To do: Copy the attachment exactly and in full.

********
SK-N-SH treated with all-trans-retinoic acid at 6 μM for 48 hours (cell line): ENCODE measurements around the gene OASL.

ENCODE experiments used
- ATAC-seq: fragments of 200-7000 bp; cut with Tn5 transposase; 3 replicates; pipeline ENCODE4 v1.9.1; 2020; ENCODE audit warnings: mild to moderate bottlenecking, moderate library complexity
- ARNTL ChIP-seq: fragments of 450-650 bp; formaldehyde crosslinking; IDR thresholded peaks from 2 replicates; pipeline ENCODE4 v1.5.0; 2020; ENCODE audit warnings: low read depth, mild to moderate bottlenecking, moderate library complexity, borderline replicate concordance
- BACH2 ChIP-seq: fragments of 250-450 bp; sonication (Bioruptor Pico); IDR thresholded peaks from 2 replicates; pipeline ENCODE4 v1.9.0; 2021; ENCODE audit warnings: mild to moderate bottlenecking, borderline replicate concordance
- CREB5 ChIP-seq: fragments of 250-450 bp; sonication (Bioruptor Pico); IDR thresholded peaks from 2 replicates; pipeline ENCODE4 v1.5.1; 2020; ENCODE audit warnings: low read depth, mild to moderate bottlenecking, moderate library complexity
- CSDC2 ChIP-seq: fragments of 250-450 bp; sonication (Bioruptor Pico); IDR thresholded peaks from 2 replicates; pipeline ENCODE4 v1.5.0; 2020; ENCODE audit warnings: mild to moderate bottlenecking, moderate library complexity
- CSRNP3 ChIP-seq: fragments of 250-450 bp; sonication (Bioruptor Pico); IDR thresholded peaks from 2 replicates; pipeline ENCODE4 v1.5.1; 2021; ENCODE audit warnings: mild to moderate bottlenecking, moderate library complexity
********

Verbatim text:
SK-N-SH treated with all-trans-retinoic acid at 6 μM for 48 hours (cell line): ENCODE measurements around the gene OASL.

ENCODE experiments used
- ATAC-seq: fragments of 200-7000 bp; cut with Tn5 transposase; 3 replicates; pipeline ENCODE4 v1.9.1; 2020; ENCODE audit warnings: mild to moderate bottlenecking, moderate library complexity
- ARNTL ChIP-seq: fragments of 450-650 bp; formaldehyde crosslinking; IDR thresholded peaks from 2 replicates; pipeline ENCODE4 v1.5.0; 2020; ENCODE audit warnings: low read depth, mild to moderate bottlenecking, moderate library complexity, borderline replicate concordance
- BACH2 ChIP-seq: fragments of 250-450 bp; sonication (Bioruptor Pico); IDR thresholded peaks from 2 replicates; pipeline ENCODE4 v1.9.0; 2021; ENCODE audit warnings: mild to moderate bottlenecking, borderline replicate concordance
- CREB5 ChIP-seq: fragments of 250-450 bp; sonication (Bioruptor Pico); IDR thresholded peaks from 2 replicates; pipeline ENCODE4 v1.5.1; 2020; ENCODE audit warnings: low read depth, mild to moderate bottlenecking, moderate library complexity
- CSDC2 ChIP-seq: fragments of 250-450 bp; sonication (Bioruptor Pico); IDR thresholded peaks from 2 replicates; pipeline ENCODE4 v1.5.0; 2020; ENCODE audit warnings: mild to moderate bottlenecking, moderate library complexity
- CSRNP3 ChIP-seq: fragments of 250-450 bp; sonication (Bioruptor Pico); IDR thresholded peaks from 2 replicates; pipeline ENCODE4 v1.5.1; 2021; ENCODE audit warnings: mild to moderate bottlenecking, moderate library complexity